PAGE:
The first time I was young and naïve and thought my marriage had to last forever. I honestly felt like I couldn’t live without him. I couldn’t imagine the thought of failing at my marriage. I went through a lot of reading and therapy around practising forgiveness. But I no longer felt like I deserved to be with someone who would never take action(s) that would cause me pain.

Taking inventory

It was only after our marriage ended that I started looking hard at myself and who I had become. I took the time to think about what had brought me joy in the past, and whether I was including it in my present. It turned out that I wasn’t. I started running and cycling again. I pulled out my camera and re-learned how to make great photographs. And I started writing again. I felt more like myself and was better able to deal with the death of my marriage.

I can’t recall how much of our relationship problems I had shared with my closest family and friends during the second half of our ten year marriage. I do remember feeling judged for making the decision to end things when I did. My family made an extra effort a relationship with my ex for the sake of our two children. I always had a difficult time with asking for help. But I remember one day going to my parents and asking them to consider what I needed, not just their relationship with the girls’ dad. I pointed out that my ex had the support of his own family and didn’t need to be supported by mine, especially at the expense of my own well-being. I just needed to know they were in my corner and accepted my decisions were what was best for me and my girls.

Social supports

The dissolution of our marriage was never easy. But it became much more bearable when I knew I was giving myself the time and grace that I needed. And that I could count on the social support of the people who were most important to me.

Who are the biggest supporters in your life? Can you be brave enough to share with them how you really feel and what makes you, you? Can you be vulnerable with them? Is it a reciprocal support going beyond a statement that they care? Who do you provide that social support to?

I challenge you to take a look at Brené Brown’s BRAVING inventory and consider what you can do to be both vulnerable and courageous with yourself.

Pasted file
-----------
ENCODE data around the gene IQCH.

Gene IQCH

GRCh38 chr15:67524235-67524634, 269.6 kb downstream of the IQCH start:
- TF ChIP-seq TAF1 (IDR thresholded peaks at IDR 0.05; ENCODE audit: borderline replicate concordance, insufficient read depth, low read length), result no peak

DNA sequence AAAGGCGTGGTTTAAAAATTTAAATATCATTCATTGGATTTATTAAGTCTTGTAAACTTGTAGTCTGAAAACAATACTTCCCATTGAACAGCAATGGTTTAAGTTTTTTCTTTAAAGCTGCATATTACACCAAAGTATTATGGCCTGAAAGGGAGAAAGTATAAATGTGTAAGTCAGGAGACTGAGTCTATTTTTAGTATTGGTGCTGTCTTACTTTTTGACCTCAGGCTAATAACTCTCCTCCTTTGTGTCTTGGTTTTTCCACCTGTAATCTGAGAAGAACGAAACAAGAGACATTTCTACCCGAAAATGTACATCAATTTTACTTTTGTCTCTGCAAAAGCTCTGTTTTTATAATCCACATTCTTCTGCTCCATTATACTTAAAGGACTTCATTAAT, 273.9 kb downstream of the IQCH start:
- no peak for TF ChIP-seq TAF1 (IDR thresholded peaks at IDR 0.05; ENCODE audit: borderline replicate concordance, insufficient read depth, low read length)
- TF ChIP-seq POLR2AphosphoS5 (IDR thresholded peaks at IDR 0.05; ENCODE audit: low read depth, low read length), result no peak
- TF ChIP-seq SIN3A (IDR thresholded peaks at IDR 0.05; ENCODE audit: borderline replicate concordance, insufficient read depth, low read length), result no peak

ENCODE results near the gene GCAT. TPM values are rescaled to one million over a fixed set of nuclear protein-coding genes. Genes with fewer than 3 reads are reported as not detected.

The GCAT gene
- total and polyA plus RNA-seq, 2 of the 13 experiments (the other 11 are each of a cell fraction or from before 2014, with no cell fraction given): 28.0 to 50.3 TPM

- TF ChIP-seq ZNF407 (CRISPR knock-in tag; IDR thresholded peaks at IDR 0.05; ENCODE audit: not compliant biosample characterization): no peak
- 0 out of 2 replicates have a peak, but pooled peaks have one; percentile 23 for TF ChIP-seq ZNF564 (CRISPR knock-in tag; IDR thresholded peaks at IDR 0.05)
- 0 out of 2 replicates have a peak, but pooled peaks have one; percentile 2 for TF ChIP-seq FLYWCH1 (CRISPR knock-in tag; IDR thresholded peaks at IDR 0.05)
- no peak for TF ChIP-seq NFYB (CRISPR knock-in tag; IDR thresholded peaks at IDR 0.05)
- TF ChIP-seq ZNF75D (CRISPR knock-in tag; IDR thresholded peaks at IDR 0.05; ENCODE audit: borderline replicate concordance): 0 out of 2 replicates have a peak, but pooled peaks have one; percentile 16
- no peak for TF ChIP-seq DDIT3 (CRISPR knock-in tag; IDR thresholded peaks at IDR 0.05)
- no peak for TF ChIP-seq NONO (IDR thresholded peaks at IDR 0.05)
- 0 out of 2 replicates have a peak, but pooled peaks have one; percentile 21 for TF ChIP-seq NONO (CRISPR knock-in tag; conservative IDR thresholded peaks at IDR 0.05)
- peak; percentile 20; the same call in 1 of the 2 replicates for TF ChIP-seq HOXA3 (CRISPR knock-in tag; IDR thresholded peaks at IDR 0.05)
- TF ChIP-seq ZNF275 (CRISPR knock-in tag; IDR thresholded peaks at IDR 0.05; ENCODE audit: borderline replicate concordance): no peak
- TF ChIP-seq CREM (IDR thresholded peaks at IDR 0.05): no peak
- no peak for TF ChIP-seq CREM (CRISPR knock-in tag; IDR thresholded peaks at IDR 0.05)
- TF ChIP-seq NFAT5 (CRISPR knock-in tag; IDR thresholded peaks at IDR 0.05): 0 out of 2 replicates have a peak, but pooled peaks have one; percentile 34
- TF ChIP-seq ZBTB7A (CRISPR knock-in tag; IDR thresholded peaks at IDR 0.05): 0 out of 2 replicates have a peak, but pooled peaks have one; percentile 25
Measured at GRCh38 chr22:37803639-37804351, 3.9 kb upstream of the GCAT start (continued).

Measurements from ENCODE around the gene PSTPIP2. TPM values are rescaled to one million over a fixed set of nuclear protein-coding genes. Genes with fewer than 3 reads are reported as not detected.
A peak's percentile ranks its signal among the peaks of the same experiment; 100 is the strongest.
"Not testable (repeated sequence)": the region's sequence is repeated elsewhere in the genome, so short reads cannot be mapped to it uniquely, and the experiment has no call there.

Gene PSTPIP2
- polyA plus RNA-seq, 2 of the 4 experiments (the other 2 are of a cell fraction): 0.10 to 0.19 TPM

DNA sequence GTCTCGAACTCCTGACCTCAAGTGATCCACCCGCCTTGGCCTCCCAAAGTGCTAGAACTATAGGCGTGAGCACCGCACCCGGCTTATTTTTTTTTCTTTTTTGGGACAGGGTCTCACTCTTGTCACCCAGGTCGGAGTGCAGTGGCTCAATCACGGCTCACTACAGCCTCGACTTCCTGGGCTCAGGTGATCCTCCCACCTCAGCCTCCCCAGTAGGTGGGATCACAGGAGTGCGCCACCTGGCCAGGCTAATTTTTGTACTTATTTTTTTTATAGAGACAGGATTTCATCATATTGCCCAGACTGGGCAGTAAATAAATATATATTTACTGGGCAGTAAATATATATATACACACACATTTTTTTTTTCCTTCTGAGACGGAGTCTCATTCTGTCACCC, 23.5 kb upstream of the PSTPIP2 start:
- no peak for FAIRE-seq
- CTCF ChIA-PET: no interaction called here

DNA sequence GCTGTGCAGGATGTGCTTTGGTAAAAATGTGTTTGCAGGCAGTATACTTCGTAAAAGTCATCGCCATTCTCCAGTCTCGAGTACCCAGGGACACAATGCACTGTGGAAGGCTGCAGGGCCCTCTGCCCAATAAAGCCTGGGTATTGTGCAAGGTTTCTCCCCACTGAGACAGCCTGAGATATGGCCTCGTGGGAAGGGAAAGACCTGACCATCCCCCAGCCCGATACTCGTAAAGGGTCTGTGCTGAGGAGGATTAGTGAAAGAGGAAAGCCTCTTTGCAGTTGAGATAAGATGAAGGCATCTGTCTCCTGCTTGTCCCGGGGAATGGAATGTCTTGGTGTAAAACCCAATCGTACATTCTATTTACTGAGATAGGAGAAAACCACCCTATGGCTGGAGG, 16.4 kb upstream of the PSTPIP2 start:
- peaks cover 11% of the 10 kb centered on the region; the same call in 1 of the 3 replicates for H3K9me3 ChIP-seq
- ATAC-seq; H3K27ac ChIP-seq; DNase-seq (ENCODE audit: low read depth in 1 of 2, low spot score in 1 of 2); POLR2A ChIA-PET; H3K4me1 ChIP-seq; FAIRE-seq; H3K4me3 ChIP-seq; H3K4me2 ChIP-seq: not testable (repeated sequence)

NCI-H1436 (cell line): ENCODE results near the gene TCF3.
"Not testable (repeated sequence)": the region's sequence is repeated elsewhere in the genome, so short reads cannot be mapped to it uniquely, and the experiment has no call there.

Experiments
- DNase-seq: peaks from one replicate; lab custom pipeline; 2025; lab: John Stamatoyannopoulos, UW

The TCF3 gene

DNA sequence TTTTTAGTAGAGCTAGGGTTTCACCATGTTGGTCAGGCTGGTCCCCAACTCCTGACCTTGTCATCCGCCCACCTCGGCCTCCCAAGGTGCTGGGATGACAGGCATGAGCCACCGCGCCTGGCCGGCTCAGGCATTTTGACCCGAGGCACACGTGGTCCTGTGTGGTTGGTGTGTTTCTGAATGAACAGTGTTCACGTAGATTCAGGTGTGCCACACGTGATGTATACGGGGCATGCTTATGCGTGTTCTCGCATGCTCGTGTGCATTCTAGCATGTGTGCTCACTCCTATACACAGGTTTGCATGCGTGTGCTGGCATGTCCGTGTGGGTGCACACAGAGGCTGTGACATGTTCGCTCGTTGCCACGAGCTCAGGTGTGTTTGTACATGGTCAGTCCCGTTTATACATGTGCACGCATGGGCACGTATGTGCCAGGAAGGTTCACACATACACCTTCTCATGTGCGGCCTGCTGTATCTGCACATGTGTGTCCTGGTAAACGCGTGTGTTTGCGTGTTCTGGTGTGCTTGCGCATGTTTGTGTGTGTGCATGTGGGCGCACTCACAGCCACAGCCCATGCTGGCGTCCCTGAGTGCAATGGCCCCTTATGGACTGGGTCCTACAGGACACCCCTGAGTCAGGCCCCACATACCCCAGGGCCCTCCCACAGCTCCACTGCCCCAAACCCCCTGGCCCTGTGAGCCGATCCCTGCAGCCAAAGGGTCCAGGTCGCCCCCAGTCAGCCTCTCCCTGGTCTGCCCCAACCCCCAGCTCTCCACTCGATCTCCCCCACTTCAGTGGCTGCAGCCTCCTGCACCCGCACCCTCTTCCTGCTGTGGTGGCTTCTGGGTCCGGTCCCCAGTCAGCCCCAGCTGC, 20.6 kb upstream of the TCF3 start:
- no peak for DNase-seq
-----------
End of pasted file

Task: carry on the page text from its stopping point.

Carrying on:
—————

Join us for a FREE five day challenge to make more authentic social connections! https://authentic-connections.mn.co/

For more information on how to develop more authentic connections: https://authentic-connections.mn.co/

Drop me a note in the comments below, or connect with me on Instagram @authenticconnections.community, or Twitter @ceilidhontherun, email me at trish at trishblogs dot com, or use my contact form.

I invite you to follow me using one of the options available on my page (email, rss, Google Connect, like my Facebook page, etc.)

If you enjoyed this post, please do like/share it.

Connection and belonging: helping connection (post 2 of 5)

It is only natural that when someone experiences trauma and survives they may wish to help others. Interestingly, by helping others who have been through similar experiences we create more opportunities to make meaningful connections. Social connections help ourselves get better. The connections we create when helping others also serve to develop stronger sense of self and healing within.

Helping experiences straddle multiple types of connections that are beneficial to both the recipient and the helper: the joy of helping others; connecting with our own values and self; and staying in the moment grounded in the present, including a sense of place. Empathizing with others within appropriate contexts can have a big impact on how we experience our own emotional response to trauma.

Helping connections

Shared experiences – even around separate incidents with similar stories – can bring people together and foster a sense of belonging.